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Lystra Fletcher-Paul, FAO sub-regional coordinator for the Caribbean.
Lystra Fletcher-Paul, FAO sub-regional coordinator for the Caribbean.
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By Kenton X. Chance

BRIDGETOWN, Barbados — A senior United Nations (UN) Food and Agriculture Organisation official in the Caribbean says it is “absolutely” time to ban sugary drinks in Caribbean schools.
Lystra Fletcher-Paul, FAO sub-regional coordinator for the Caribbean told reporters this is not something that every country would accept.

“It is something that we propose. It is up to them to accept it. It depends on the context of the country,” she said on the sidelines of Caribbean Week of Agriculture, taking place here from Oct. 8-12.

“I think what we have to determine is what is best for our people. And sometimes it may not be necessarily something as punitive, but the way I like to look at it is educating your consumer,” she said.

Fletcher-Paul said parliamentary fronts could help drive political consensus on contentious issues that have long-term public health implications, such as the link between eating habits and chronic non-communicable diseases (CNCDs)

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She said parliamentary fronts work because they bring together the government and parliamentary opposition.

“And one of the areas is school feeding programmes because this is an area, it is a win-win for both sides. Even if there is a change in government, you can see both sides of the political divide taking this ball and run with it.”

Consumers also have a role to play in this regard, she further said.

“There is very much power in the buying power of the consumer.”

To illustrate, Fletcher-Paul pointed to the example of labels of different colours being used in Chile to identify products high in certain compounds known to lead to CNDCs.

“So in the case where the sugar tax is not palatable to the government, there is an alternative through the consumer and the empowerment of your consumers to say we have choice in what we purchase and if you do that, it also will influence the people who are selling these foods.”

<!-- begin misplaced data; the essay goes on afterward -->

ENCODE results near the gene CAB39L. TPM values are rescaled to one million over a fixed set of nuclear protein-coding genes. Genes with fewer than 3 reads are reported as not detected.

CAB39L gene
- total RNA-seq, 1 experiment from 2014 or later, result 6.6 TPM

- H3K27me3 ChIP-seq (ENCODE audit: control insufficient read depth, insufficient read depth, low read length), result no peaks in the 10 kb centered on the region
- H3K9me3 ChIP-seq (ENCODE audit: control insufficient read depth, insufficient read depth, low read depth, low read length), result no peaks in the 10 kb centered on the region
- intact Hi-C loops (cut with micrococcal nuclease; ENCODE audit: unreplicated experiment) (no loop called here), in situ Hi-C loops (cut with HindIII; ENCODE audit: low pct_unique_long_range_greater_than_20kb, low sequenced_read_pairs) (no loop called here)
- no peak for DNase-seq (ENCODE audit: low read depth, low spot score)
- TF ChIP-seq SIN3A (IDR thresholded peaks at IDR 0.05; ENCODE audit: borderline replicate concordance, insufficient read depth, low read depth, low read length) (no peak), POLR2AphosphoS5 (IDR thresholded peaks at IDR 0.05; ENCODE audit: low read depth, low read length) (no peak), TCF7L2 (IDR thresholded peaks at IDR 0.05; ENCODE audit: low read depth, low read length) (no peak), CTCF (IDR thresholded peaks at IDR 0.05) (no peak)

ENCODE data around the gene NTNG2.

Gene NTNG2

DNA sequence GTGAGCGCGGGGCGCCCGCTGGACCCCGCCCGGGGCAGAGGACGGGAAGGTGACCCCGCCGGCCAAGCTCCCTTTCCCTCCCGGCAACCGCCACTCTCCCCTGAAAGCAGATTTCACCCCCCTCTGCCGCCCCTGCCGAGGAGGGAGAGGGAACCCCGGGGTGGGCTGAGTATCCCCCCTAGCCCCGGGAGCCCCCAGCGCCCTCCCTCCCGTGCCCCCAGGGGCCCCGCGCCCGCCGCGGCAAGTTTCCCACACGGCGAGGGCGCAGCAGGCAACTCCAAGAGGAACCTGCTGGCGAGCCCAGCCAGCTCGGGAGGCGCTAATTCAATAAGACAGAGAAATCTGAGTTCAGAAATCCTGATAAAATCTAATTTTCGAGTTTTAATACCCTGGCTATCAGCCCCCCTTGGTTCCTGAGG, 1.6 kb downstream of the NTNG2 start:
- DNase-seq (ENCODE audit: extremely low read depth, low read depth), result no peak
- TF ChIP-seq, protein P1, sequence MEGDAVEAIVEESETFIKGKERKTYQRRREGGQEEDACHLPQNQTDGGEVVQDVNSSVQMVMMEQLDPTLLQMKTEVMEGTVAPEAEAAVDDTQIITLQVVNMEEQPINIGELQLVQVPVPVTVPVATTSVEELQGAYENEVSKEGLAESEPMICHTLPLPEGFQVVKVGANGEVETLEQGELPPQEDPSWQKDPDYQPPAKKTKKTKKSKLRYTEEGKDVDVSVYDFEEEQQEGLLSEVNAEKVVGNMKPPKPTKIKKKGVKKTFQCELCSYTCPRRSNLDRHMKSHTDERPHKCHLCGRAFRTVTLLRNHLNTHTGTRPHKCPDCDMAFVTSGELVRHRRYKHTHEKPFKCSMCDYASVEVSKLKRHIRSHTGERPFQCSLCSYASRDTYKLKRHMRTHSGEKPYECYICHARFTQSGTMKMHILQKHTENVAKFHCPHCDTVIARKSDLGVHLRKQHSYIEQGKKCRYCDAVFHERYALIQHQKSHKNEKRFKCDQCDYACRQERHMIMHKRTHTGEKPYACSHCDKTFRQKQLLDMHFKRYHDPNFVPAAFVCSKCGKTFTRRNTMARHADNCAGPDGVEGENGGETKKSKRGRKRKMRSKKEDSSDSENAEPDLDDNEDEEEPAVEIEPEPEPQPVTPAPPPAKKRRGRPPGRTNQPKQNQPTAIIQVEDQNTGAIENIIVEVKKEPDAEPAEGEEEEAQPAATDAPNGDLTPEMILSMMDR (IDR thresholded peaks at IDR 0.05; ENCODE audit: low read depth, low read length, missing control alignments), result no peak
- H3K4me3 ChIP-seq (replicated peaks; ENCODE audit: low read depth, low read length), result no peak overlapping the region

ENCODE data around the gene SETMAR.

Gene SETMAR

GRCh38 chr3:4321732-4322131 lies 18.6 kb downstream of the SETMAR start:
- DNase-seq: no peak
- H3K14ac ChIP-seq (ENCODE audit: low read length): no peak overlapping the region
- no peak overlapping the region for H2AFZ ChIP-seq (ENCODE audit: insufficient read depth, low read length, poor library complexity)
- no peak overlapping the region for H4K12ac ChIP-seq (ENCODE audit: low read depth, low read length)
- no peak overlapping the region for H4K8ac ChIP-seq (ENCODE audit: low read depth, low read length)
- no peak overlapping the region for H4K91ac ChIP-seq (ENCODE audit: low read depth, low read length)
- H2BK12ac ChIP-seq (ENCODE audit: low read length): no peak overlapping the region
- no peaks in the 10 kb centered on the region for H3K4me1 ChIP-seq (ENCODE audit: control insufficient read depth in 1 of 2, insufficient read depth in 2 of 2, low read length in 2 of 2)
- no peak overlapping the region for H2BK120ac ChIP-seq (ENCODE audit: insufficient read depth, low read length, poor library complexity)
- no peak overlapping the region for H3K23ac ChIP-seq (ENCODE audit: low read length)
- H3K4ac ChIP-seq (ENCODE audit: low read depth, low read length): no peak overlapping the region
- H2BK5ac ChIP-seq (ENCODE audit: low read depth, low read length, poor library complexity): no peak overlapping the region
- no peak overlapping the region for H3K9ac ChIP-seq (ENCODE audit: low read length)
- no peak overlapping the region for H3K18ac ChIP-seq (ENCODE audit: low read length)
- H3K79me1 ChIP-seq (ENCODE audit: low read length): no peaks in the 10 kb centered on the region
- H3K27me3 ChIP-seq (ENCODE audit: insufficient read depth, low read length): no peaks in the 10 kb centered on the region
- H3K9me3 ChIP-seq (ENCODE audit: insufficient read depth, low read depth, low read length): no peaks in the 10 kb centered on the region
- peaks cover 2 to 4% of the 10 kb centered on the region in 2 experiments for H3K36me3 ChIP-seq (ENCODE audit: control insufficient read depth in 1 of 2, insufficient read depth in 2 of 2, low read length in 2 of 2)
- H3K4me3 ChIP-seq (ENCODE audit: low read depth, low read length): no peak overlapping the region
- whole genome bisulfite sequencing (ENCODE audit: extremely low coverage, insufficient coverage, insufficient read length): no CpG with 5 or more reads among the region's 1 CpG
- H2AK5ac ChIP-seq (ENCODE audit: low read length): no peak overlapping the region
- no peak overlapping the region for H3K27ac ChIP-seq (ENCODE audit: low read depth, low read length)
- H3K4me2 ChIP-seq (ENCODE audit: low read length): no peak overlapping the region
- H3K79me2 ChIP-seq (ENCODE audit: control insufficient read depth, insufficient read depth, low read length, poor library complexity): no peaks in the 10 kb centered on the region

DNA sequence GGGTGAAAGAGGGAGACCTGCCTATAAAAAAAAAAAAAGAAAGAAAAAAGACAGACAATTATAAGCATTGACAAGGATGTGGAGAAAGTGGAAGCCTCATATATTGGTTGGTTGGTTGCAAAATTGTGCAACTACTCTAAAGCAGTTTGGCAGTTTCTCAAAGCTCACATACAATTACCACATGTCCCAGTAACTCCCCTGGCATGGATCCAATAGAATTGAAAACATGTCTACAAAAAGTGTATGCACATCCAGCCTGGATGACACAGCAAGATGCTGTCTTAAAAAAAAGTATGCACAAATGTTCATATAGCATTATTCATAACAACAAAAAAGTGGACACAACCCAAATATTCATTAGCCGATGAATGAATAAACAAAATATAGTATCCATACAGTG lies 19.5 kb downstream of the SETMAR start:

The 15th CWA is co-organised by the Government of Barbados and the ACP-EU Technical Centre for Agricultural and Rural Co-operation (CTA).

The event is being held under the theme “Strengthening Agriculture for a Healthier Future in the Region”.

Fletcher-Paul said that if consumers are not buying a product, it would not be imported.

She said the recommendation to ban sugary drinks in school or increase the tax on them is influenced by the link between the incidences of chronic non-communicable diseases and the food that are consumed in the region.

“Food that are high in sugar and processed starches, there’s a clear link.”

Fletcher-Paul said that more importantly, what influences decision makers is the cost to the country.

“You are talking about amputations from diabetes,” she said noting that this is in addition to the high cost of caring for persons with CNCDs.

“When you put that stark reality to people, it makes you step back because the governments are saying, especially now where a lot of these Caribbean countries are in crisis, you can ill afford to spend money which is avoidable if you eat properly.”

She noted that some persons would complain that the cost of eating healthy food is too high, when compared to imported food.

“But you have to look at it from two points of view: one is, are you willing to pay a lower cost now and take a higher cost for your health care later?”

She added that cost of treating hypertension and diabetes is higher in the long run and takes away from one’s pension.

Fletcher-Paul said that the buy-in argument for the private sector is the fact that their children are involved, but said that the issue is too big a problem for government go alone, without the support of other sectors of the society.

“It is everybody’s responsibility… So you can’t do it alone.  It’s too big a problem; there are too many facets, too many dimensions for only governments to do it alone. And for me, it means it’s everybody’s business because our children’s health and our own health are at stake.”

3 replies on “FAO calls for ban on sugary drinks in schools”